Royal Leamington Spa Polo Club is attempting to bring the sport of polo, traditionally an upper class activity, to a wider section of society by allowing players to compete on pantomime horses.
Sometimes known as ‘the sport of kings’, polo is seen by many as elitist because players generally come from wealthy families. This is at least partly due to the tendency amongst poorer members of society to concentrate on trying to feed and clothe their children, rather than buy a horse for them to ride. It is this obstacle which the move to allow pantomime horses is designed to overcome.
‘We’re aware that while poor people may not have horses they do sometimes have as many as two friends, who could dress up as a horse and be ridden around a field.’ said President of the RLS Polo Club, Jonathan Stares-Hune, who hopes that this initiative will bring in new players from different social backgrounds, in turn attracting new spectators to the sport.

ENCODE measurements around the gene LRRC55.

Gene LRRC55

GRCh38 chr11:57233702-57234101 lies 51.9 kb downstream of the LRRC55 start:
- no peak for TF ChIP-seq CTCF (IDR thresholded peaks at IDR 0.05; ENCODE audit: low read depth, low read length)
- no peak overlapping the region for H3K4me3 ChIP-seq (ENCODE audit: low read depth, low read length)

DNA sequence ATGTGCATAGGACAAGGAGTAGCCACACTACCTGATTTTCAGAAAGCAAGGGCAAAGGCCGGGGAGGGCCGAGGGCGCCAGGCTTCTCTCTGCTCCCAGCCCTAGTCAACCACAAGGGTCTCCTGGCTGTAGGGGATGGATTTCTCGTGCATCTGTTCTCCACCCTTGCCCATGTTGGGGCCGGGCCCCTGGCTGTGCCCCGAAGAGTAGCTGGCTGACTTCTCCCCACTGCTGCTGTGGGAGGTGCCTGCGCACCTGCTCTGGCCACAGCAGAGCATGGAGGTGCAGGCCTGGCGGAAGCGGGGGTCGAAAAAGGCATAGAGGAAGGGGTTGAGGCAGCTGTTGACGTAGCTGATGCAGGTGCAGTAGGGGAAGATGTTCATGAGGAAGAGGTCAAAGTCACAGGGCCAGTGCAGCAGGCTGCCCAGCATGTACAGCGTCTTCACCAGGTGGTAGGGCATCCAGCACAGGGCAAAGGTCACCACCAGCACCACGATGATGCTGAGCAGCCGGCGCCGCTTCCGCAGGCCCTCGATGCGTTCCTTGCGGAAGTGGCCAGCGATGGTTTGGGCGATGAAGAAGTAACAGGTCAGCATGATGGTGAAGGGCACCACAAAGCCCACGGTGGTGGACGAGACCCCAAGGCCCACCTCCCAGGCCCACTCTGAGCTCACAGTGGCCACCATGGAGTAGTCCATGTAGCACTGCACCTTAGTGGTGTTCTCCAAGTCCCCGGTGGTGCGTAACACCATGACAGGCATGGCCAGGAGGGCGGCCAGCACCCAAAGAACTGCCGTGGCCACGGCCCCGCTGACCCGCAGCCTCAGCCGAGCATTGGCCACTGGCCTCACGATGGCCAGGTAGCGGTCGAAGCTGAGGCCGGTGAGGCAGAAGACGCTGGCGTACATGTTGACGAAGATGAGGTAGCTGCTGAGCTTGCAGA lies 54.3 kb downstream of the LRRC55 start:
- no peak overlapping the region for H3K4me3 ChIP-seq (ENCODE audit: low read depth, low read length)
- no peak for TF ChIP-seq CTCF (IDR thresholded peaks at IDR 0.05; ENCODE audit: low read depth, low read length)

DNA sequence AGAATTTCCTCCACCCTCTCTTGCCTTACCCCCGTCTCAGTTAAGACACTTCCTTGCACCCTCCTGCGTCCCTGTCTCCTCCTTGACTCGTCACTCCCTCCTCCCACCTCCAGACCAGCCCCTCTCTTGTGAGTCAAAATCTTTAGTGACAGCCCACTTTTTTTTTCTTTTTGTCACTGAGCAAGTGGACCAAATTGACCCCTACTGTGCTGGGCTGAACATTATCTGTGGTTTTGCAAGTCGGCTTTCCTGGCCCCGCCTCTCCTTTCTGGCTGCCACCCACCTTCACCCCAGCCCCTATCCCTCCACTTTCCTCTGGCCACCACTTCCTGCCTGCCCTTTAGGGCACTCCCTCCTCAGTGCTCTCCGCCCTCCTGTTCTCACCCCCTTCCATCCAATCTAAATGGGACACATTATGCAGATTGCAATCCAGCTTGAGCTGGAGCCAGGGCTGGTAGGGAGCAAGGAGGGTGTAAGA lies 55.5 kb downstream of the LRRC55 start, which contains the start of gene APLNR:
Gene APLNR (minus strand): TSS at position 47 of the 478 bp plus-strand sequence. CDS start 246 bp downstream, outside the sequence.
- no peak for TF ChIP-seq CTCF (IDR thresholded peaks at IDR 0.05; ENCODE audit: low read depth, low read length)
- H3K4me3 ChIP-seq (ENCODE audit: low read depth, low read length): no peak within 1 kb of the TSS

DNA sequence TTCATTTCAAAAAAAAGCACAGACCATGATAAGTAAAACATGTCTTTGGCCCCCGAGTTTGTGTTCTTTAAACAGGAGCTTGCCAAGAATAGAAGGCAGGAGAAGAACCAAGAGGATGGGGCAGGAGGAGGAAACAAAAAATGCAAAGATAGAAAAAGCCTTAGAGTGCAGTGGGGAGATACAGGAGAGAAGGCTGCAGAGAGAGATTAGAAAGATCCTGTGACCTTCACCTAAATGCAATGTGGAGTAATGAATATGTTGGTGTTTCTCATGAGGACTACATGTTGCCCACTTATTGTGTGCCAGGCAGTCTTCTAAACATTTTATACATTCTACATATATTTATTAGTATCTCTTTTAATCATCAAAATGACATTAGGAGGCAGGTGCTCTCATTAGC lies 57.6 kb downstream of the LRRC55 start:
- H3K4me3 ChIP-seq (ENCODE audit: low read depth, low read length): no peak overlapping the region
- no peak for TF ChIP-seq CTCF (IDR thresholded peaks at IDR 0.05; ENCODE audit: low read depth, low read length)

With pantomime season over it should be relatively straightforward for would-be players to get their hands on a horse costume, and the club are looking at adding in some cheaper seating so any new spectators can be safely segregated from the usual audience. Mr Stares-Hune explained, ‘We’re hoping for bigger crowds, but not everybody wants to mix with riff-raff and we have to be careful not to alienate our existing customers after all.’
A trial has already taken place in order to identify any teething problems with the plans. This saw a team of four players from a local council estate soundly beaten as they struggled to come to terms with the game.
One new player, taking part while banned from his local football league for attempting to strangle an opponent, had mixed reactions to his first polo experience.
‘I quite enjoyed it but there were definitely some problems. Having the front and back halves of a pantomime horse attempt to walk in opposite directions might be amusing on stage, but when you’re sat on top of it and there’s a bloke galloping towards you swinging a mallet it suddenly doesn’t seem so funny.’
‘And unfortunately a fat lad from Coal Lane ripped a hole in his costume just below the knee, and had to be destroyed by a vet.’